But one would have expected, anyway, that there would be no arguing as far as the threat and reality of climate change are concerned. But the fact is that there is no lack of groups in the US, funded by various ultra-conservative organizations, that have not only been arguing that climate change is “natural,” but in some instances even claiming that it’s a “hoax.”
Tell that to the victims and survivors of the powerful typhoons, especially Yolanda, that have smashed into the Philippines and the floods that have inundated several provinces and killed tens of thousands over the last five years (Juan, 2010;Wilma, 2011; Pablo, 2012; Yolanda 2013). Tell that to those island countries of the Pacific that have been vainly trying to cope with rising sea levels. Tell that to the European countries that have experienced record flooding over the last four years.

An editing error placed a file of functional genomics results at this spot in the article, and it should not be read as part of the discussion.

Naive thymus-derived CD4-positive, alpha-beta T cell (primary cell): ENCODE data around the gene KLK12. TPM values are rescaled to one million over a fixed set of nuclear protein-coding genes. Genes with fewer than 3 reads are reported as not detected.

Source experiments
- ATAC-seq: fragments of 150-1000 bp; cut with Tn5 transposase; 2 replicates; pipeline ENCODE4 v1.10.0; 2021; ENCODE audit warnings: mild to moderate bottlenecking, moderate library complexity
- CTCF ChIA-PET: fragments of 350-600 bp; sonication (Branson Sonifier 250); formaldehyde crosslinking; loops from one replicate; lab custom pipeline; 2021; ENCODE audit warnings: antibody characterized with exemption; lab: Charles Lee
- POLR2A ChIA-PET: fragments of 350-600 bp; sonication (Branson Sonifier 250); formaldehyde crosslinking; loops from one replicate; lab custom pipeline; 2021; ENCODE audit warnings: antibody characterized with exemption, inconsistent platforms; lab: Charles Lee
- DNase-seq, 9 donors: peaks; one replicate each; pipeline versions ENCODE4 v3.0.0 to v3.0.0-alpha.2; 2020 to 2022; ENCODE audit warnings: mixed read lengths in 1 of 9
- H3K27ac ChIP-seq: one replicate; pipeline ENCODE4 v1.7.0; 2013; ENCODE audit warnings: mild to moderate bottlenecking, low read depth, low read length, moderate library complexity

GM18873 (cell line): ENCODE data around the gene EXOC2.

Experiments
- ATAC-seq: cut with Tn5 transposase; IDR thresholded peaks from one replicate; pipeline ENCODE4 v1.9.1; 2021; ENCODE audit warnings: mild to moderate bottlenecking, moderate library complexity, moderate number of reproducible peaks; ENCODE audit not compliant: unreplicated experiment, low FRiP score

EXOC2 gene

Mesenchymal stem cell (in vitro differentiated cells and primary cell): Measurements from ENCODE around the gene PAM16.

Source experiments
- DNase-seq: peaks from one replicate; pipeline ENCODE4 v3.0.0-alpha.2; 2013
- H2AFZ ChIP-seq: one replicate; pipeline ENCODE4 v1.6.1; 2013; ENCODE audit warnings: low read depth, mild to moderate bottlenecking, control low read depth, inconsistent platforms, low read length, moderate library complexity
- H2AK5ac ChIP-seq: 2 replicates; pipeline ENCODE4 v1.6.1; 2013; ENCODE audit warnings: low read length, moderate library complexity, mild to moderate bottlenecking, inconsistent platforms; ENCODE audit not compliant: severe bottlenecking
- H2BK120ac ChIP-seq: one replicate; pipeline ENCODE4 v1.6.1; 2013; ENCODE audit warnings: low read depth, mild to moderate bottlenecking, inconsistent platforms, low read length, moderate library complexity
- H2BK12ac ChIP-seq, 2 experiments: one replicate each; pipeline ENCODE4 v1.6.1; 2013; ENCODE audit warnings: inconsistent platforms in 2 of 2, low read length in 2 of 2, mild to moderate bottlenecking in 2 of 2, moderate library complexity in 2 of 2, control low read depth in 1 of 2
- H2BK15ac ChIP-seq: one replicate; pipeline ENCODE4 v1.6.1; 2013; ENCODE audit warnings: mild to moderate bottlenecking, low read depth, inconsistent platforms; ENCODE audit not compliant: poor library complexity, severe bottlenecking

Try as US conservatives might to deny it, the science of climate change is fairly well established. The hour is actually late, many countries including the Philippines already exhibiting the consequences of global warming. But the industrialized countries, especially the US, have been resisting the adoption of global action that would really make some difference in the lives of the millions affected by it.
A papal encyclical — no matter the opposition of US and other conservatives in the industrialized countries of the world — just might help make a difference by mobilizing the one billion Catholics all over the globe in the enterprise of compelling the worst polluters and plunderers of the world’s resources to take responsibility for the planet.
Along the way, the Pope of the People would also be bringing the Church into the 21st century as the advocate of science that in past centuries it hasn’t been. Meanwhile, whether that encyclical would also be “pure Marxism” or not is of no consequence because labels don’t matter: whatever one’s politics — conservative, liberal or radical — everyone will be, or are already suffering from, the impact of climate change. It’s not about labels but about human survival.
Luis V. Teodoro is the deputy director of the Center for Media Freedom and Responsibility
Published in Business World
January 22, 2015